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Justin Jackson Rumors
Hitters converting to pitchers, and vice versa, is nothing new in Major League Baseball. One of baseball's all-time best hitters — Babe Ruth — began his career as a successful pitcher before becoming a full-time hitter and eventually landing in the Hall of Fame mainly for his exploits at the plate. That said, Ruth – who played between 1914 and 1935 – is clearly an anomaly when it comes to his performance given how tough it is to succeed at one role, let alone two.
The conversion from hitter to pitcher is generally considered to be a little easier due to the smaller learning curve and fewer skills that need to be developed. Some of the recent examples of hitters-turned-pitchers include Sean Doolittle of the Athletics, Jason Motte of the Cardinals, and Kenley Jansen of the Dodgers.
There are a number of interesting conversion stories developing throughout the minor leagues as prospects desperately cling to their dreams of playing in The Show by redefining their roles.
Stetson Allie, 1B, Pittsburgh Pirates
As alluded to above, switching from hitting to pitching is a very difficult thing to do and many nameless minor leaguers have washed out attempting to make the bold move. Some of the more recent successes include the likes of Rick Ankiel, Adam Loewen and Brian Bogusevic but that group of players has experienced moderate success at the plate at best. Pirates prospect Stetson Allie is looking to become more than just a role player, Quad-A slugger, or curious oddity.
Originally signed for $2.25MM due to his big-time fastball, the Ohio native made just 17 appearances on the mound before it became apparent his best hope for a big league career would come while standing in the batter's box. As a pitcher, Allie posted a 7.76 ERA while walking 37 batters in 26 2/3 innings of work.
The decision to turn Allie into a first baseman was not a desperate grasp at straws to try and recoup a hefty investment. Baseball America is one of the best in the business when it comes to covering the annual amateur draft, and Allie's pre-draft scouting report touched on the young player's prep hitting abilities (subscription required). "[Allie] had expressed a desire to hit, and he does have some of the best raw power in the draft… With his size, power and arm strength, he could be an early-round pick as a third baseman, but he now accepts that his future is on the mound."
He began his journey as a hitter in 2012 and had a modest first season as a hitter in the Gulf Coast League. Moved up to A-ball in 2013, the 22-year-old Allie got off to a hot start in his first two months of the season (.342 batting average and 13 home runs) although there are some red flags. He's age-appropriate for his league and there would be more enthusiasm for his numbers if he were a year or two younger. Additionally, a strikeout rate of 28 percent in Low-A ball is worrisome, although Allie will likely earn a mulligan due to his lack of experience. Improvements in his contact rate will have to be made if he hopes to succeed against better pitching and improved breaking balls at the Double-A and Triple-A levels. When asked about the Pittsburgh prospect's chances of reaching the Majors, ESPN's prospect expert Keith Law referred to him as a "longshot" on Twitter.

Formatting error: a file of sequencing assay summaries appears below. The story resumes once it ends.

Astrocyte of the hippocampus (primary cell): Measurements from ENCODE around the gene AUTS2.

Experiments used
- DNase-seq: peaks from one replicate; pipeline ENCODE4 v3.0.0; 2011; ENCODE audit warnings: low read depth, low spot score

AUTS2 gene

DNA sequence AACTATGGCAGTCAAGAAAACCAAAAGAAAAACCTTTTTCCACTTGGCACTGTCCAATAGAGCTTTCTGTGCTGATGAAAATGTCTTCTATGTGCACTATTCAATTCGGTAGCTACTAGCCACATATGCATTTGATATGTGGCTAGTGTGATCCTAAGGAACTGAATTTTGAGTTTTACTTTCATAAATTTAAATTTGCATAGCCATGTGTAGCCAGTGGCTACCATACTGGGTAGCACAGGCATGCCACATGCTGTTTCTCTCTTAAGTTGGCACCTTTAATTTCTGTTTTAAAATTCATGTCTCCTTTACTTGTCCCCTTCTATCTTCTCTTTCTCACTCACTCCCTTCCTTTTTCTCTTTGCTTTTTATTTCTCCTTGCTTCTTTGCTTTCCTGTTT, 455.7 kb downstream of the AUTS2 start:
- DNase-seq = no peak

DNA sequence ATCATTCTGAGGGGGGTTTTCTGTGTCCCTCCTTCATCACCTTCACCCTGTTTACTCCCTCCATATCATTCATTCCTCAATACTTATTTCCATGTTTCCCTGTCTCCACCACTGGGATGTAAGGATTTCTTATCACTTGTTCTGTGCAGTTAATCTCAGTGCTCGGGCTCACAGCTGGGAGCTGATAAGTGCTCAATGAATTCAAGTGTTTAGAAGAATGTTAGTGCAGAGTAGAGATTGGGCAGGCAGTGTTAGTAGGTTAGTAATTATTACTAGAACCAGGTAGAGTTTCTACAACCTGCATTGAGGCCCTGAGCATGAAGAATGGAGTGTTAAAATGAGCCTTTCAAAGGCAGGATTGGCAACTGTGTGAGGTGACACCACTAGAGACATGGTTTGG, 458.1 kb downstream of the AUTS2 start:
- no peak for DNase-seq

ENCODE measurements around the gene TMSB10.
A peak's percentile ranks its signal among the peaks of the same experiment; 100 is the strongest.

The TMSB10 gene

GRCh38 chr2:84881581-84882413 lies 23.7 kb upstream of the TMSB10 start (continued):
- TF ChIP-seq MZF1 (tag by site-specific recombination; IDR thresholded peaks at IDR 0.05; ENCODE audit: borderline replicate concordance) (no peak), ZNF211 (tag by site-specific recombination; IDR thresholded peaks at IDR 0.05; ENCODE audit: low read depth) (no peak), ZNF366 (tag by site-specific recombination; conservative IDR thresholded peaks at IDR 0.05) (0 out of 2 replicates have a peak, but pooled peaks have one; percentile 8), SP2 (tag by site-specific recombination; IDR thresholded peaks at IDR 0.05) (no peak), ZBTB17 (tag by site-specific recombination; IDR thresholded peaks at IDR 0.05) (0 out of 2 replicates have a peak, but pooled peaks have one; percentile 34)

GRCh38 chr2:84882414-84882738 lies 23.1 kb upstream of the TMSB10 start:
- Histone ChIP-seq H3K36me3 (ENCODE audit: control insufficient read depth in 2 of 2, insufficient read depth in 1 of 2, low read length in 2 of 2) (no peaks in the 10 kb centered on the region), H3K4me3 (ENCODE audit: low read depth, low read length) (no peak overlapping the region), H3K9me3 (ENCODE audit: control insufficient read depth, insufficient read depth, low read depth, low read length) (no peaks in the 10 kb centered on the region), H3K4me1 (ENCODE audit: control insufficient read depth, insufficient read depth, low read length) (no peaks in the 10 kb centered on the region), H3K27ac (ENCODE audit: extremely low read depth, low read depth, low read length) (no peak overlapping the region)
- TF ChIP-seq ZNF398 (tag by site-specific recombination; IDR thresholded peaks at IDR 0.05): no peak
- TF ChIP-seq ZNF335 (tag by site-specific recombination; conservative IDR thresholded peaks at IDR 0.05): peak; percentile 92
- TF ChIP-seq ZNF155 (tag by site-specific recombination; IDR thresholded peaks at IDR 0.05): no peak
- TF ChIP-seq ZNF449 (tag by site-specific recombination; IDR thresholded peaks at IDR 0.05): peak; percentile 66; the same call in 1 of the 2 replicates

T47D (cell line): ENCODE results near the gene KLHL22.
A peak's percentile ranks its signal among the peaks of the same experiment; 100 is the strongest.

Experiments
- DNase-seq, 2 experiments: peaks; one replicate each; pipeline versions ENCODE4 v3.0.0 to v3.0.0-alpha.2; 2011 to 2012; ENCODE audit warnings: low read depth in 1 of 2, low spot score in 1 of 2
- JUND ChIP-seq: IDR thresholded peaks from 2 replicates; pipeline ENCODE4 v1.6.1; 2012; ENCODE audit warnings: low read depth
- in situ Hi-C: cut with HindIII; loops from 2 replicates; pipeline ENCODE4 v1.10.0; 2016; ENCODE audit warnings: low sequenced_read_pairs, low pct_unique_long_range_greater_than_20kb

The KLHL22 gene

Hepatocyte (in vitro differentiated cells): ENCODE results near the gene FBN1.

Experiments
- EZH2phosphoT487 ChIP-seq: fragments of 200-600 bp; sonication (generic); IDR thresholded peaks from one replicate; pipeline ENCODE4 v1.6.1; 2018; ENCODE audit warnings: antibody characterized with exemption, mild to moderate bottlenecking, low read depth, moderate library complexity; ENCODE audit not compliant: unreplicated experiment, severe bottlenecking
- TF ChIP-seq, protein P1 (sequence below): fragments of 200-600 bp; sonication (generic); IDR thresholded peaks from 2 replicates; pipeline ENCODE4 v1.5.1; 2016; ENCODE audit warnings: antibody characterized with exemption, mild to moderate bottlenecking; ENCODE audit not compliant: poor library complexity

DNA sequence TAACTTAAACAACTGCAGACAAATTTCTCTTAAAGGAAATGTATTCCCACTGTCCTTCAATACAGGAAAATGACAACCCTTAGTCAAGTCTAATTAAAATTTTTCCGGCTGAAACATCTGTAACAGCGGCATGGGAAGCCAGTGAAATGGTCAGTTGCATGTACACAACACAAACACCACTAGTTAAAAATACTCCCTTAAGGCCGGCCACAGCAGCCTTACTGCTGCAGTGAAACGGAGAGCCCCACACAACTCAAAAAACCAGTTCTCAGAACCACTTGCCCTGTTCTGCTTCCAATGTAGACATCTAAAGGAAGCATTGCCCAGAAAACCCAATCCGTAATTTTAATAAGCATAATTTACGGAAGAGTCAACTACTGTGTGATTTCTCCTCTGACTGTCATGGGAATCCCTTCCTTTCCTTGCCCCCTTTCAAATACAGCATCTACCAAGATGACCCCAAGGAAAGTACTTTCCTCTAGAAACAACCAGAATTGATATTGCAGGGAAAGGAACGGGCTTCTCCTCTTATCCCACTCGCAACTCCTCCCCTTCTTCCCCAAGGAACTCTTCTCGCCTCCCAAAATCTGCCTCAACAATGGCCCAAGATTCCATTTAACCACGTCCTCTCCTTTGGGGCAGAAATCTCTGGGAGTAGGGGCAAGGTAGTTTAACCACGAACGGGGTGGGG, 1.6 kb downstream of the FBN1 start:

Allie is not the only prospect in the Pirates system attempting to reinvent himself. Jared Lakind, 21, was originally given a $400K contract to forgo a two-way career at the University of Arkansas because of his intriguing raw power. He never tapped into it in pro ball with just five home runs in three seasons. He also hit just .148 and .169 over the past two seasons.
Kyler Burke, LHP, Chicago Cubs
Toiling away in the near obscurity of the Florida State League (High-A) — where crowds are announced in the hundreds rather than the 10s of thousands — is another conversion project in Kyler Burke of the Cubs. The Padres originally selected the prospect 35th overall during the 2006 amateur draft out of a Tennessee high school. He spent more than five years as a hitter in the low minors and was traded to the Cubs in 2007 as part of a package for former big league catcher Michael Barrett. Burke's best season as a hitter came in 2009 at the A-ball level when he posted a .911 OPS.